The last time I saw your face, I couldn’t see it all. It wasn’t that you were in profile, or lowered your chin in sadness, though sadness stalks your eyes too often, just waiting there for a sag of your shoulder to pounce. No, the last time I saw your face we wore masks for Christmas, perhaps to see New the Year, perhaps to see one another again at all. But I know the last time I saw your face, your eyes told me a smile was crossing its Tropic of Capricorn, since I’d come back safe from my own Tropic of Cancer. And I held your face close, its Equator to mine, our cheeks at anchor for a long moment, because what if this really was to be the last time I saw your face?
I know it’s never been a race, but I only know what it’s not. You’ve already passed me by twice; don’t know how many more laps I’ve got. I’ve given up trying to catch up as we’ve always run round and round. Our strides so evenly match up, but yours are swift, while mine pound. As along I plodded, I’ve pondered all the laps we could have shared, if out of my lane I wandered, if only I’d sped up and dared. I’m nearing the end of my run, and I just can’t catch up to you. Since we don’t know when we’ll be done, here is what I thought we could do. I’ll never get back my old zest, catching up I won’t even try. So I’ll wait here and rest and jump back in as you go by. And as I did, you turned and said, “Thanks for waiting ‘til I caught you.” Seems I was the one laps ahead, now we'll finish as we ought to. I think it’s seamlessly ironic, knowing how I get bogged down in my real life and the hundreds of lives banging around in my head, that I’m a day late in finishing this poem. The prompt was to write a “Catch up” poem. Indeed.
I think it might be lavender mixed with a little lemon zest. The memory of how you smell still lingers in me. Who’d have guessed? Perhaps you. Certainly not I, my memories now are hidden. I think I lost them in the dust of the desert years I’ve ridden. All by myself, but not alone, Imagination rode there, too. A third shadow sometimes appeared, so suspiciously shaped like you. When it cast itself on the sand the desert would begin to bloom. Instead of the dust and dried sage, the air was filled with your perfume. At least that’s what I could recall as each sundown you rode away. Even sleep would leave me alone all night as I daydreamed you’d stay. Now I’m old, and rely upon your grace for any second chance to leave loneliness just once more, and between us its vast expanse. That’s all I ask, just to get close, close enough to finally see if lavender and lemon were what you wore, or hopeful fantasy. Since I’m a day behind, I combined two prompts today -- a second chance poem and one using the sense of smell.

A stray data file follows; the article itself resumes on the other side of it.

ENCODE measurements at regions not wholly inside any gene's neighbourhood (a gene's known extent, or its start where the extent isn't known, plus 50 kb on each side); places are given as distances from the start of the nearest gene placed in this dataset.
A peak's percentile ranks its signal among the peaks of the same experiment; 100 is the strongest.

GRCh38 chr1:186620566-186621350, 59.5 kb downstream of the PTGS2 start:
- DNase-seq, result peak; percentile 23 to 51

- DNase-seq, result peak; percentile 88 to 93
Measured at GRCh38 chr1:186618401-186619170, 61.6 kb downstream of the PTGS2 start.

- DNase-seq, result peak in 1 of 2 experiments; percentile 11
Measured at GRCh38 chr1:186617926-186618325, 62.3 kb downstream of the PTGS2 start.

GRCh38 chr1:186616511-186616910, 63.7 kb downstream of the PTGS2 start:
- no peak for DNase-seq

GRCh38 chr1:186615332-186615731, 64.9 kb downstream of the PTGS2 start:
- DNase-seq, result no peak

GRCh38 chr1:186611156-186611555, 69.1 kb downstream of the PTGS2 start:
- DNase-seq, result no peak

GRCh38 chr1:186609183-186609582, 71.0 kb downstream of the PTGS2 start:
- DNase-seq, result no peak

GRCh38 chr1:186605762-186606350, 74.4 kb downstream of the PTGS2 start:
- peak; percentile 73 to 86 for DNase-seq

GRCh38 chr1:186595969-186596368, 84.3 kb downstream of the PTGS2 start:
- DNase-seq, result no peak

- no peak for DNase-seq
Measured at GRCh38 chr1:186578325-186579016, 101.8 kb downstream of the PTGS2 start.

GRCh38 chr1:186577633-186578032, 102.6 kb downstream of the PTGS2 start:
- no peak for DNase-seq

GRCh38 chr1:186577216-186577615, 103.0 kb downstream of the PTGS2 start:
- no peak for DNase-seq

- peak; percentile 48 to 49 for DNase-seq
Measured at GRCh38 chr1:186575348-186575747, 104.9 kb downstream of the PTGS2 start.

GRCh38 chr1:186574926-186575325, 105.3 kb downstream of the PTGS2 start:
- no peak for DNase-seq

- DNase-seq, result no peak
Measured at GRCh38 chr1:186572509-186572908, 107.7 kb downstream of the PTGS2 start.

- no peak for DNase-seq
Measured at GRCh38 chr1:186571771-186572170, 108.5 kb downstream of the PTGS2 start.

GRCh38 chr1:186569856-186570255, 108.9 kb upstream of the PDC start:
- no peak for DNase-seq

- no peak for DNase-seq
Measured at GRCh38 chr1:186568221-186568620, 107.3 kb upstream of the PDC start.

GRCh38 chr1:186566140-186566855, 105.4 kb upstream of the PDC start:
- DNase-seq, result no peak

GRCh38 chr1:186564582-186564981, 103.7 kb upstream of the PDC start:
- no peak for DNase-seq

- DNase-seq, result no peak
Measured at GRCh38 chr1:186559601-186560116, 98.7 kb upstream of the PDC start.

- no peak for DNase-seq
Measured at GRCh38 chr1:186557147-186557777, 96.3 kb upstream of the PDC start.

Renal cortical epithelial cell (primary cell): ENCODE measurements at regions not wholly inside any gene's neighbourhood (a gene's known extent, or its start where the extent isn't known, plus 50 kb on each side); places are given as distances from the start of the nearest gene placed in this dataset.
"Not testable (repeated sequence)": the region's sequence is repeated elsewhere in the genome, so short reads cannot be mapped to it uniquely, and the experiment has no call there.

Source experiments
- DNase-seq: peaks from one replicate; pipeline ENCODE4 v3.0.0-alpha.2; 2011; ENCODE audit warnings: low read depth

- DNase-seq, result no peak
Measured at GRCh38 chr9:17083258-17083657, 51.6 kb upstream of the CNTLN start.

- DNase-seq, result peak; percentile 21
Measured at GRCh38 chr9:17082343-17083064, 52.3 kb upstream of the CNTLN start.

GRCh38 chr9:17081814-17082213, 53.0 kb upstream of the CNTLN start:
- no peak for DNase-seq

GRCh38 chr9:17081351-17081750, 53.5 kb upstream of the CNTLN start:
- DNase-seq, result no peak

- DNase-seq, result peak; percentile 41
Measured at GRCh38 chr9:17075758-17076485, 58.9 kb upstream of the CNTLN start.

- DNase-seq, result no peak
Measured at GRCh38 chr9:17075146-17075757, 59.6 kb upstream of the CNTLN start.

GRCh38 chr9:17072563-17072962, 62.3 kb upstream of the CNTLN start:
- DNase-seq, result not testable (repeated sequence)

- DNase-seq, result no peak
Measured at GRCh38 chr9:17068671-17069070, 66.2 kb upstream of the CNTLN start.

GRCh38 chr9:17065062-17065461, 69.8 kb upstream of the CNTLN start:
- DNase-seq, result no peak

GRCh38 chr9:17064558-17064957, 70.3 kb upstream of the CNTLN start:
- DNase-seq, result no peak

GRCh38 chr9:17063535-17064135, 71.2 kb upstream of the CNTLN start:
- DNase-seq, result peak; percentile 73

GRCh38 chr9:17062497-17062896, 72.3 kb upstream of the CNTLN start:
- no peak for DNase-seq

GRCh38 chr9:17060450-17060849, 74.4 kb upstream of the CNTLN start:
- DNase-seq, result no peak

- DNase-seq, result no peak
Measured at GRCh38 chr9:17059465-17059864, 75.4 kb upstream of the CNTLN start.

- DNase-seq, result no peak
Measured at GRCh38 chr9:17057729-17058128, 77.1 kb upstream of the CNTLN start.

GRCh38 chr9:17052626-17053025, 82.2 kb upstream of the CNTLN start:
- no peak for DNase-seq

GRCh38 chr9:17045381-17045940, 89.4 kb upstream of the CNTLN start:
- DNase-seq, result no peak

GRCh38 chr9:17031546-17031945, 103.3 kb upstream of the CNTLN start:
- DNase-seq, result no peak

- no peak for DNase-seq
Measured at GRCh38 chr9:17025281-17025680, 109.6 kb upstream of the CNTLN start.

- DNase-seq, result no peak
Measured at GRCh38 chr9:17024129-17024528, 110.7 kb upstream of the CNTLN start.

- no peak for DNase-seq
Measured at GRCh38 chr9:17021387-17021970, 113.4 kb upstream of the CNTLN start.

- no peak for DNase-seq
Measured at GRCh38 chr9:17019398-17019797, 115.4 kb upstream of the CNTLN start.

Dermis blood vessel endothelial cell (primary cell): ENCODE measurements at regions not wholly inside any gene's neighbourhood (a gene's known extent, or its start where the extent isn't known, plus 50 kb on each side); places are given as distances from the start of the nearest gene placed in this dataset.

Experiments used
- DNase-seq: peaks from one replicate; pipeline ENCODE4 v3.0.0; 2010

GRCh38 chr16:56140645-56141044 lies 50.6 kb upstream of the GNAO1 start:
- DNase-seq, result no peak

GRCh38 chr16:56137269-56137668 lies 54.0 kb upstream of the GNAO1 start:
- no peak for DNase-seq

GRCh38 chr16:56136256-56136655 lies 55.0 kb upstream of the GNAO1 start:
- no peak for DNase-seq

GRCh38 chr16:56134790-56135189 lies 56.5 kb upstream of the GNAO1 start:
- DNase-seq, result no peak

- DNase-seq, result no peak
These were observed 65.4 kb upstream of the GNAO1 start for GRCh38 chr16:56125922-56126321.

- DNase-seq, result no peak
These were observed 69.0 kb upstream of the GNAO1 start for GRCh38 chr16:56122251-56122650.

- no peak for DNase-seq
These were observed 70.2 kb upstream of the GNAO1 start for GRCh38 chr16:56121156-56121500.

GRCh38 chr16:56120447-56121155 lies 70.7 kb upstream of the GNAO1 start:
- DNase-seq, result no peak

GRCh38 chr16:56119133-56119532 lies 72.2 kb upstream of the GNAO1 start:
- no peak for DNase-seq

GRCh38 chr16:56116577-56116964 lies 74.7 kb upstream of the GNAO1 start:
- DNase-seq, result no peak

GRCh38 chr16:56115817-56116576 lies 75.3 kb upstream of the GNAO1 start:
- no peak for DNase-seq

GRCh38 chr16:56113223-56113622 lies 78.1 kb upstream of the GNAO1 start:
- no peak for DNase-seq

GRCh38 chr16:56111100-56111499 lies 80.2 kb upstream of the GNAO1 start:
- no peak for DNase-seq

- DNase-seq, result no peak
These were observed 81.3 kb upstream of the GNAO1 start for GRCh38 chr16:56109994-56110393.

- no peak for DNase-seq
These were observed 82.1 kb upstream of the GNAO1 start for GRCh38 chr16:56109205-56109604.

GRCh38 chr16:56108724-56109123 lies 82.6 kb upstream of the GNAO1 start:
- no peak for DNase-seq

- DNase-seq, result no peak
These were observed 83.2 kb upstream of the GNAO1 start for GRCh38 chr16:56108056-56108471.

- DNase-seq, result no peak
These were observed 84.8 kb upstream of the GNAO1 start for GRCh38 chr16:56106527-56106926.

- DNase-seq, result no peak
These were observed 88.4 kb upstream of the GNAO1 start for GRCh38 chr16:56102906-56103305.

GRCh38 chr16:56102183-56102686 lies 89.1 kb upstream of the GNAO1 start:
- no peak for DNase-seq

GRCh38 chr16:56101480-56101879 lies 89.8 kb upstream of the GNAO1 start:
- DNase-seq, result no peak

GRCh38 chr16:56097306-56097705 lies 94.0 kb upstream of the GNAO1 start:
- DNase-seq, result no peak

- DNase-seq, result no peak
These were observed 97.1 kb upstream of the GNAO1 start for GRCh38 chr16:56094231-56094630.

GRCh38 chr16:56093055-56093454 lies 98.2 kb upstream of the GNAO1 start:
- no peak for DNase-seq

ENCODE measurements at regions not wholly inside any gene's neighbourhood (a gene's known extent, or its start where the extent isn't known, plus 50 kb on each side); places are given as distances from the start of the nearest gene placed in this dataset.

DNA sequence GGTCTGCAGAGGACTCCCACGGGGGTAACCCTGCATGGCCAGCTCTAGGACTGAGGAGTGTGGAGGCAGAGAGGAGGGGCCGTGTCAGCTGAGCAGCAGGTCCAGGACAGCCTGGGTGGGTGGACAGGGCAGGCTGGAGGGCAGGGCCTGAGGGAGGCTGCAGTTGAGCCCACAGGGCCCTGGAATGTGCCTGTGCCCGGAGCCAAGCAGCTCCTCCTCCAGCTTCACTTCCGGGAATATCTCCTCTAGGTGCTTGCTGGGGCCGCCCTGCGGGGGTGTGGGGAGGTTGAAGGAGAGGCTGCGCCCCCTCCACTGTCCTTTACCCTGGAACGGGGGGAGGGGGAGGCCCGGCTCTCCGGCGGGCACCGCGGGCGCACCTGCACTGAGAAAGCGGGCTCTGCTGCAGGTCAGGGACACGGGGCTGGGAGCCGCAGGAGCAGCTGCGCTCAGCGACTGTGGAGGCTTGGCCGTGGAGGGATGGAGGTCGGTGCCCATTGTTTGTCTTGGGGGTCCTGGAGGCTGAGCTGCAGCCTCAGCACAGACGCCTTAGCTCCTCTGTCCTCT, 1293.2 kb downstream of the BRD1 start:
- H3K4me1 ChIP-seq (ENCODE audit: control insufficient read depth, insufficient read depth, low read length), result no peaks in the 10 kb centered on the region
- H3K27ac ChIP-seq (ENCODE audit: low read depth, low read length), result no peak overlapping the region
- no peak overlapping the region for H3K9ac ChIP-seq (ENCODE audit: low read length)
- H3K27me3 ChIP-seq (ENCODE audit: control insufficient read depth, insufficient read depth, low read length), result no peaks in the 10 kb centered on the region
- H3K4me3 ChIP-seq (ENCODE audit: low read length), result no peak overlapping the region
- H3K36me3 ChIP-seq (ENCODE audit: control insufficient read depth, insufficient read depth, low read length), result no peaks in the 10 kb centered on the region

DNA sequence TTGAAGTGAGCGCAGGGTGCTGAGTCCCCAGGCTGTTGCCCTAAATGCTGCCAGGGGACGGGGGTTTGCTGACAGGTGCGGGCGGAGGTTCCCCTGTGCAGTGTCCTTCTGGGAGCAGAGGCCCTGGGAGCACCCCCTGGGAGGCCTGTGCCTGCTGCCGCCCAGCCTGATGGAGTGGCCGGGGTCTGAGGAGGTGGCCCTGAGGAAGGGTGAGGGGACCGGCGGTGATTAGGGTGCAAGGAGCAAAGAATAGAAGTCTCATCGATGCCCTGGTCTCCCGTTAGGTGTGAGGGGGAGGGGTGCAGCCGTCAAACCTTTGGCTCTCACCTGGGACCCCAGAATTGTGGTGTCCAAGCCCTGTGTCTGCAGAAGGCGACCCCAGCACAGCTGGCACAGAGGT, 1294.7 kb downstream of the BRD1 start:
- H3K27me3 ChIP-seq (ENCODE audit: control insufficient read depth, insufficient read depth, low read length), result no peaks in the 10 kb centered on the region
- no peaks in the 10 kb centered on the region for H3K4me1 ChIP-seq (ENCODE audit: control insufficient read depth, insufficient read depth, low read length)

Whenever I think back to those simple times, when life was just a run from one sunup to the next sundown or so, I try to recall whatever joy attends those memories. I remember pain, hurt, aching embarrassment, fear, scars aborning, loneliness, longing and mourning. And I’m put in mind of the Inuit People, who supposedly have maybe fifty different words for the concept of Snow, whether it’s falling, used to make water, if it’s just lying there on the ground or if it’s the kind you sink into. I suppose I can come up with maybe fifty words for those days and they don’t mean Snow, but have a passing resemblance to No. But that’s all. Nothing like the Scots, who have more than 400 words for what falls and befalls them during their long dark wintertime. Compared to that, my view of my younger days show practically paradise. Maybe one of their light-snow flindrikins. I can at least see some sun through the flimsy of woe I let cast a haze over those days. Somewhere along the way, my life turned a feefle, swirling around a corner to where I can see another brighter sunup on the horizon. Poem for Day 1 of Poem-a-Day April 2022. An F-title poem. Oh, yes, my friend, I was so tempted...